And whereas, The greater part of the said tribe [Kaskaskia Indians] have been baptised and received into the Catholic church to which they are much attached, the United States will give annually for seven years one hundred dollars towards the support of a priest of that religion, who will engage to perform for the said tribe the duties of his office and also to instruct as many of their children as possible in the rudiments of literature. And the United States will further give the sum of three hundred dollars to assist the said tribe in the erection of a church.
Liberals come up with all kinds of excuses for this one, that because they were Indians, we could give them money and they could establish and evangelize whatever faith they wanted, with our money! The fact is, the founding fathers believed the Law of Nature applies to all peoples at all times. Secularists even claim the catholic priest will not evangelize, as if they know what a catholic priest does. Warren Throckmorton is another fake Christian, who promotes homosexual sin in his writing and distorts the truth of the Kaskaskia Treaty TJ signed, by writing, "The Kaskaskia were already Catholic converts." Yet the treaty says, "The greater part of the said tribe have been baptised and received into the Catholic church." The point is not that they were all Catholics or not; it's what the treaty says. They weren't all Catholics and it's no different than in our nation, where almost everyone were Christians, so why not promote Christianity?

Liberals want it both ways. Throckmorton's next sentence is just as misleading, writing:
Nothing is said directly about evangelizing, and is an inference. Nothing in the treaty required the priest to attempt to make converts.
Does that mean they won't evangelize? Of course they will evangelize. That's what they do. It's another smokescreen. And then he makes a stupid assumption, "He certainly could have involved himself in numerous other pastoral duties to the already converted."

Whether TJ wanted to evangelize the Kaskaskia is irrelevant. The point is TJ violated the first amendment given the fact he didn't believe he violated it. The law of nature applies to everyone:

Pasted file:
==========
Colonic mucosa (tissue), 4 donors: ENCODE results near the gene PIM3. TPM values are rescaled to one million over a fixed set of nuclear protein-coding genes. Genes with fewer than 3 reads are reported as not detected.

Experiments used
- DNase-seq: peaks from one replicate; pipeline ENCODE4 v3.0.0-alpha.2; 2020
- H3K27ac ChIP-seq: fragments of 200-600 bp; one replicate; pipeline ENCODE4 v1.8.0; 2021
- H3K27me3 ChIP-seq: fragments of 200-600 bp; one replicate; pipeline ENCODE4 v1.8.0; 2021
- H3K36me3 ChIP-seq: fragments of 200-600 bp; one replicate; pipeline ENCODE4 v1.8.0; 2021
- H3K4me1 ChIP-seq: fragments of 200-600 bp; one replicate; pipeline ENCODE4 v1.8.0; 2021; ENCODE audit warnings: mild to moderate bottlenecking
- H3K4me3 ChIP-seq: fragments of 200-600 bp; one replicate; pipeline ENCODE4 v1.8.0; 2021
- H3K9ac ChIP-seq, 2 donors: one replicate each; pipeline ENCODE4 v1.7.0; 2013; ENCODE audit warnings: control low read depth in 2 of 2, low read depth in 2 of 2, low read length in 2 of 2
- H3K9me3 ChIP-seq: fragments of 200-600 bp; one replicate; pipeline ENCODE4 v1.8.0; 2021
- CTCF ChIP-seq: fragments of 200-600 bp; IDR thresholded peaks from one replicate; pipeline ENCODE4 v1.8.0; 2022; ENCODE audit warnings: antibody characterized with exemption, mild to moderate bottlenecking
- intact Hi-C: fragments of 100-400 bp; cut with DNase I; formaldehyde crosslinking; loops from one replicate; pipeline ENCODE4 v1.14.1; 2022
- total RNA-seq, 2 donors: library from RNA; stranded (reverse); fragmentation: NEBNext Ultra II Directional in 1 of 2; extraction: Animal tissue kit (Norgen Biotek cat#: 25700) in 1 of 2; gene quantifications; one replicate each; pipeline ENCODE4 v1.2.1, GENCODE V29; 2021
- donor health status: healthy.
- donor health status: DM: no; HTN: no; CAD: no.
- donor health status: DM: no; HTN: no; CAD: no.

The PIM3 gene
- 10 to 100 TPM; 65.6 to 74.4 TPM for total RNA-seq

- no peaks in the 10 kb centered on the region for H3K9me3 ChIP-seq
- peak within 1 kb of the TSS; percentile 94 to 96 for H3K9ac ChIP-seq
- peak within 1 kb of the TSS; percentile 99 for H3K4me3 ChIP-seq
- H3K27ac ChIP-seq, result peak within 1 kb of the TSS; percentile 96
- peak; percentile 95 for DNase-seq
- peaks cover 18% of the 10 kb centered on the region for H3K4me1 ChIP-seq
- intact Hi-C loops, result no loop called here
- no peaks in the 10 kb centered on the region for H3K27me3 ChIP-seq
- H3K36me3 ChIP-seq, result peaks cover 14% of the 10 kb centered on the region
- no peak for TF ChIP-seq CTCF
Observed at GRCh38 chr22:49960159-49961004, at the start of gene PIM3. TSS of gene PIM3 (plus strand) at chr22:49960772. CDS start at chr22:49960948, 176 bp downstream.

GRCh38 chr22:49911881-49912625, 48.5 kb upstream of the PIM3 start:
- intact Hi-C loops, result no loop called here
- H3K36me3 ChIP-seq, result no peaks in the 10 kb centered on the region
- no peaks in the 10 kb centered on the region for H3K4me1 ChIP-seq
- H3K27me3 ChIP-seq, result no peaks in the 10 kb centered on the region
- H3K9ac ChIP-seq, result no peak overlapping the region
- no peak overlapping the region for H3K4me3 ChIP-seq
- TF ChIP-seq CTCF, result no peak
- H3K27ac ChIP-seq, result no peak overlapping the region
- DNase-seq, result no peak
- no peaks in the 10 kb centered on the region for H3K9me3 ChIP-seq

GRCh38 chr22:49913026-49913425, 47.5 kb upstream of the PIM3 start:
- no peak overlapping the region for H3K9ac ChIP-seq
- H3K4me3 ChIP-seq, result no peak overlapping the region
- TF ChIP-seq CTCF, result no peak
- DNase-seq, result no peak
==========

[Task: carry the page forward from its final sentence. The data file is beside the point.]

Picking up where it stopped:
[A] Bill of Rights is what the people are entitled to against every government on earth, general or particular; and what no just government should refuse.
--TJ to James Madison, December 20, 1787.

If Throckmorton is correct, TJ contradicted himself here by interfering with the Kaskaskia's religion:
I presume the views of the society are confined to our own country, for with the religion of other countries, my own forbids intermedling. I had not supposed there was a family in this state not possessing a bible and without having the means to procure one. when, in earlier life I was intimate with every class, I think I never was in a house where that was the case. however, circumstances may have changed, and the society I presume have evidence of the fact. I therefore inclose you chearfully an order on Messrs Gibson and Jefferson for 50.D.
--TJ to Samuel Greenhow, January 31, 1814.

TJ did not feel he could intervene with other nations and their religion because those rights are inerrant in the Law of Nature. James Madison believed the same thing:
[E]very government should be disarmed of powers which trench upon those particular rights.
--JM. Annals of Congress, June 8, 1789.

Wednesday, April 16, 2014

Anglican Priest Calling George Washington a Christian

One of George Washington's best friends was the Reverend Jonathan Boucher. He was an Anglican Priest who supported his home country and left for England before the Revolution. Here are his letters to GW. He believed Washington was a Christian, writing after the Revolution:
To resemble Cincinnatus is but small praise: be it yours, Sir, to enjoy the calm repose and holy serenity of a Christian hero; and may " the Lord bless your latter end more than the beginning.""
Boucher tutored GW's stepson and may not have been an evangelical, but believed the essentials nonetheless.

Entertaining all due respect for my ordination vows, I am firm in my resolution, whilst I pray at all, to conform to the unmutilated Liturgy of my Church; and, reverencing the injunctions of an Apostle. I will continue to pray for the King, and all who are in authority under him; and I will do so, not only because I am so commanded, but that, as the Apostle adds, 'we may continue to lead quiet and peaceable lives in all godliness and honesty.' Inclination as well as duty confirms me in this purpose. As long as T live, therefore—yes, whilst I have my being, will I, with Zadok the Priest, with Nathan the Prophet, proclaim—' God save the King.'"
 GW's close friendship with Boucher is common knowledge among historians, but it isn't a stretch to say GW was friendly with High Church Anglicans. It was GW who asked Boucher to tutor his stepson. This is more evidence of GW's admiration of the Anglican form of Worship and James Madison's opinion that he was orthodox.